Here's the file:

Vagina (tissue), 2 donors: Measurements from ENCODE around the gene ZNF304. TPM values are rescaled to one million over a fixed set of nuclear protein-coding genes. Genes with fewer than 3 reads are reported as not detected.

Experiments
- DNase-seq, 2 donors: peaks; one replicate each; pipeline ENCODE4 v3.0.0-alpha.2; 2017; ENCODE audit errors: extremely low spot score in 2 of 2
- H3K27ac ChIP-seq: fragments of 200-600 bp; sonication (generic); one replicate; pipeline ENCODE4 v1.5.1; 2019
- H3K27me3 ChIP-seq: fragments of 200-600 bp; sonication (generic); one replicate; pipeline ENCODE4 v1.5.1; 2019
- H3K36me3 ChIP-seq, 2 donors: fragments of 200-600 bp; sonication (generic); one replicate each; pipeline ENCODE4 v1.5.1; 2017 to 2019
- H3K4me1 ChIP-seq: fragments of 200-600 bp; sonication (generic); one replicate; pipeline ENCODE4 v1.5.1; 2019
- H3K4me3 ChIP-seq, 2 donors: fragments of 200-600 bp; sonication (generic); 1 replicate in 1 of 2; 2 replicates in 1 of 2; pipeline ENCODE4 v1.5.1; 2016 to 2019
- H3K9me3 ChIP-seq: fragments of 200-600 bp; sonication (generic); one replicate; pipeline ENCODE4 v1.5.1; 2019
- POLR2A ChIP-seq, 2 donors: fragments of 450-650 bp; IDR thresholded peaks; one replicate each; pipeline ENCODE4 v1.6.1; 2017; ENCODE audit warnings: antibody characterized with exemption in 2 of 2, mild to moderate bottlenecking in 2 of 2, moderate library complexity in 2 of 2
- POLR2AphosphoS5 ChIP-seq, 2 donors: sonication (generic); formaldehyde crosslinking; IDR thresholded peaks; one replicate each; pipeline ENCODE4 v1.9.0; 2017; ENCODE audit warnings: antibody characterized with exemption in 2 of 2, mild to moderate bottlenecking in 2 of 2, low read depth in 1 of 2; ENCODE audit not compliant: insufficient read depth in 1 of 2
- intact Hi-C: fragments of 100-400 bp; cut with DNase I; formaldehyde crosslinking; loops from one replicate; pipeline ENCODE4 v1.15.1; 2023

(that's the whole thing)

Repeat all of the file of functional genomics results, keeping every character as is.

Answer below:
Vagina (tissue), 2 donors: Measurements from ENCODE around the gene ZNF304. TPM values are rescaled to one million over a fixed set of nuclear protein-coding genes. Genes with fewer than 3 reads are reported as not detected.

Experiments
- DNase-seq, 2 donors: peaks; one replicate each; pipeline ENCODE4 v3.0.0-alpha.2; 2017; ENCODE audit errors: extremely low spot score in 2 of 2
- H3K27ac ChIP-seq: fragments of 200-600 bp; sonication (generic); one replicate; pipeline ENCODE4 v1.5.1; 2019
- H3K27me3 ChIP-seq: fragments of 200-600 bp; sonication (generic); one replicate; pipeline ENCODE4 v1.5.1; 2019
- H3K36me3 ChIP-seq, 2 donors: fragments of 200-600 bp; sonication (generic); one replicate each; pipeline ENCODE4 v1.5.1; 2017 to 2019
- H3K4me1 ChIP-seq: fragments of 200-600 bp; sonication (generic); one replicate; pipeline ENCODE4 v1.5.1; 2019
- H3K4me3 ChIP-seq, 2 donors: fragments of 200-600 bp; sonication (generic); 1 replicate in 1 of 2; 2 replicates in 1 of 2; pipeline ENCODE4 v1.5.1; 2016 to 2019
- H3K9me3 ChIP-seq: fragments of 200-600 bp; sonication (generic); one replicate; pipeline ENCODE4 v1.5.1; 2019
- POLR2A ChIP-seq, 2 donors: fragments of 450-650 bp; IDR thresholded peaks; one replicate each; pipeline ENCODE4 v1.6.1; 2017; ENCODE audit warnings: antibody characterized with exemption in 2 of 2, mild to moderate bottlenecking in 2 of 2, moderate library complexity in 2 of 2
- POLR2AphosphoS5 ChIP-seq, 2 donors: sonication (generic); formaldehyde crosslinking; IDR thresholded peaks; one replicate each; pipeline ENCODE4 v1.9.0; 2017; ENCODE audit warnings: antibody characterized with exemption in 2 of 2, mild to moderate bottlenecking in 2 of 2, low read depth in 1 of 2; ENCODE audit not compliant: insufficient read depth in 1 of 2
- intact Hi-C: fragments of 100-400 bp; cut with DNase I; formaldehyde crosslinking; loops from one replicate; pipeline ENCODE4 v1.15.1; 2023